Cabin in the Cotton (1932)

Cabin in the Cotton 1932 posterCabin in the Cotton (1932) is the story of the struggle between landowners and their farming tenants in the rural South, and is most notable for Bette Davis’ supporting role as Madge Norwood, the beautiful blonde daughter of a wealthy landowner.

The film begins with a written notice that the producers don’t intend to take sides in the conflict between the poor tenants and the rich landlords. During this introduction, we’re told that the tenants are known as “peckerwoods,” as though the term means “poor cotton picker,” but as we all know, it means much more than that. I wondered through most of the film if I was supposed to take the use of the word as a crass insult or as a regional peculiarity; the IMDb trivia section indicates that director Michael Curtiz simply didn’t know what a “peckerwood” was, which may explain the confusion. It should be noted that this movie pre-dates the 1940s Jive slang term of the same name, and is used specifically as a derogatory term by rich whites for poor whites, as the word’s roots in African and African-American folklore have, confusingly, been entirely ignored. It’s a confounding and offensive mess.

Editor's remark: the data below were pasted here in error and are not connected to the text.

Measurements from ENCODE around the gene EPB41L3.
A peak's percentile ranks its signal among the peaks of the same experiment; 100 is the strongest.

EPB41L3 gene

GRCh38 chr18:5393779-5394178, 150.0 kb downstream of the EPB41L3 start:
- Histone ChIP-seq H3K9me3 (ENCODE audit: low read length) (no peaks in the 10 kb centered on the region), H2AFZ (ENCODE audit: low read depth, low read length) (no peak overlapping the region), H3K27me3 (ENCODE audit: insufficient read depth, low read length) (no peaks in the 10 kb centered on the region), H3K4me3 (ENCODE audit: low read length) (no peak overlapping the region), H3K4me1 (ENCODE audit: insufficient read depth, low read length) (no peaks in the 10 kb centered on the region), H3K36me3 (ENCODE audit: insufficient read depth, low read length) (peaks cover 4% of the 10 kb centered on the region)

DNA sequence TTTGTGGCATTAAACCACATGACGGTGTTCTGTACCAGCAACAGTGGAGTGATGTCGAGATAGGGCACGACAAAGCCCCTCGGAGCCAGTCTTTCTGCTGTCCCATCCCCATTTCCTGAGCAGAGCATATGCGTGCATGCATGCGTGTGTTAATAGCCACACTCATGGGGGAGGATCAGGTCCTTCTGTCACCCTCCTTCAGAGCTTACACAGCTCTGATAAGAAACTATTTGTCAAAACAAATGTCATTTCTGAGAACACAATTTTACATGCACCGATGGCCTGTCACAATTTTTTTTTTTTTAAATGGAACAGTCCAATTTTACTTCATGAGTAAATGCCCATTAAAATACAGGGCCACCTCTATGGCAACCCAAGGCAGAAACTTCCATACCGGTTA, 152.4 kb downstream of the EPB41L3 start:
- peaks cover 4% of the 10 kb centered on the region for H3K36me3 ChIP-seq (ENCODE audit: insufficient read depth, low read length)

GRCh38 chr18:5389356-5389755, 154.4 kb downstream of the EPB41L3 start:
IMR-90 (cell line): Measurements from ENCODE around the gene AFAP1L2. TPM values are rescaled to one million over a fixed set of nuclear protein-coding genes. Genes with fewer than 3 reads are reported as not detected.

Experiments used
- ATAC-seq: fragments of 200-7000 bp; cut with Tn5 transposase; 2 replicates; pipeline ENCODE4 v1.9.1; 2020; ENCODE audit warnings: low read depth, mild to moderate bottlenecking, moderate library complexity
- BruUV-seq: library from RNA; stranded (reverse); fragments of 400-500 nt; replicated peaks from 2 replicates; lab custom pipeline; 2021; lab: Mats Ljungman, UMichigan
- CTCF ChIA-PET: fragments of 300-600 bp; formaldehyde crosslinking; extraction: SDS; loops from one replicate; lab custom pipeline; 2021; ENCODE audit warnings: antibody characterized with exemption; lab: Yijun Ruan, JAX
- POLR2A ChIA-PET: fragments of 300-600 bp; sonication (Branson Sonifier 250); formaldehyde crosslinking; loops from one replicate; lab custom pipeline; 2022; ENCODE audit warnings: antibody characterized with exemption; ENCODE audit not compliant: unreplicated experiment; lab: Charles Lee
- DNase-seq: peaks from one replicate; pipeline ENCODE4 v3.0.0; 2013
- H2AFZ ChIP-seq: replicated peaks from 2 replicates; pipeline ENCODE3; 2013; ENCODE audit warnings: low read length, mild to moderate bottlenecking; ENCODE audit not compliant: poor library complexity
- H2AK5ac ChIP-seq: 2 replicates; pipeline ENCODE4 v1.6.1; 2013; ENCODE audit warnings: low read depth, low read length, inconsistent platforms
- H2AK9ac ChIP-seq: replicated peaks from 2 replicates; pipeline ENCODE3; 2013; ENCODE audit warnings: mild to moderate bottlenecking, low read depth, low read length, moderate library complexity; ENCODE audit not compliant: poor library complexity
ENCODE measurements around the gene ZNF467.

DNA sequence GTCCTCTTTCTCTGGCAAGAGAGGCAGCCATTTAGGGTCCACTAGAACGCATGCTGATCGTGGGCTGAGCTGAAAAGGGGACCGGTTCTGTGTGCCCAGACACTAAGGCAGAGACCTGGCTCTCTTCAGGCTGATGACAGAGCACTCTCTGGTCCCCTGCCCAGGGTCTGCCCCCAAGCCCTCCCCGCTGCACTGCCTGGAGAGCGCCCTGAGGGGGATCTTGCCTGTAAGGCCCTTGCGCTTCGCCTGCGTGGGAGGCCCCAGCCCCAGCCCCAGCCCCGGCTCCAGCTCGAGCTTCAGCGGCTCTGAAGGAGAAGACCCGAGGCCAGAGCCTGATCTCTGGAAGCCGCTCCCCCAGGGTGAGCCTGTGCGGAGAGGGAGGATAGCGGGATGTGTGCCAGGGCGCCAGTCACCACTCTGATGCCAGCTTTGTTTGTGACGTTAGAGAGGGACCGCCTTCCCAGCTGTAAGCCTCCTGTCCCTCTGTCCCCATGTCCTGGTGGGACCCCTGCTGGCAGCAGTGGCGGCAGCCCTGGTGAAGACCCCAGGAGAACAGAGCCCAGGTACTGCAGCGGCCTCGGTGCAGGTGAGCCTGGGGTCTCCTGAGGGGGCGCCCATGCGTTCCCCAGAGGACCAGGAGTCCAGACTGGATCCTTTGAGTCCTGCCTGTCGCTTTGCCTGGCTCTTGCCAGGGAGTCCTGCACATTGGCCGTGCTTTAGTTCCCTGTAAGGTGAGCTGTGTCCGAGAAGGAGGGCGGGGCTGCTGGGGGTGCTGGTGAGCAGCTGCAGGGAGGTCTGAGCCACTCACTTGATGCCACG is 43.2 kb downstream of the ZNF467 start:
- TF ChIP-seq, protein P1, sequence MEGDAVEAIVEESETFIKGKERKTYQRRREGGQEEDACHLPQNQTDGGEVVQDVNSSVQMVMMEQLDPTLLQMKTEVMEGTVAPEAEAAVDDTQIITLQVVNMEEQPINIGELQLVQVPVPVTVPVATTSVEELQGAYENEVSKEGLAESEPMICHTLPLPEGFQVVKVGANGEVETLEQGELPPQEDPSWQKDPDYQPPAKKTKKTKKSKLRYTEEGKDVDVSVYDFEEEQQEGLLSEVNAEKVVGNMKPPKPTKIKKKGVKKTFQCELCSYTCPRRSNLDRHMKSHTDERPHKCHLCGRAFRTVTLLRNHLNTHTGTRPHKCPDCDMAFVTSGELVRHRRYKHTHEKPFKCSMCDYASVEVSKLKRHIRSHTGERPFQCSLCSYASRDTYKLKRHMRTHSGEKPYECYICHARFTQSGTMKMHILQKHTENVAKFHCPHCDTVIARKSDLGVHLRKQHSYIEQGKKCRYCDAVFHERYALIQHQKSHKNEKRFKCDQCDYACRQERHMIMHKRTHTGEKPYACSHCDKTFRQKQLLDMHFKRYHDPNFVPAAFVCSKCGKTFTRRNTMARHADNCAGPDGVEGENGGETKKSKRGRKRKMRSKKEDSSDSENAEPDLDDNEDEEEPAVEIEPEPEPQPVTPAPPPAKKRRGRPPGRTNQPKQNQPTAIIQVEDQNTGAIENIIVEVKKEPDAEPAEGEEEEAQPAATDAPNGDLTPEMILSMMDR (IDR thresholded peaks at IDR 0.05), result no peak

The scene opens with Mr. Norwood, played aptly by Burton Churchill with the most accurate Southern accent I’ve yet heard on film, surveying the work of poor tenant workers picking cotton on his fields. This family of tenants is ragged and tired and the father has recently been sick. Norwood wants to know where their oldest boy is. Tom (the father) explains he’s in school, but Norwood demands the boy be taken out of school so he can pick cotton in Norwood’s fields.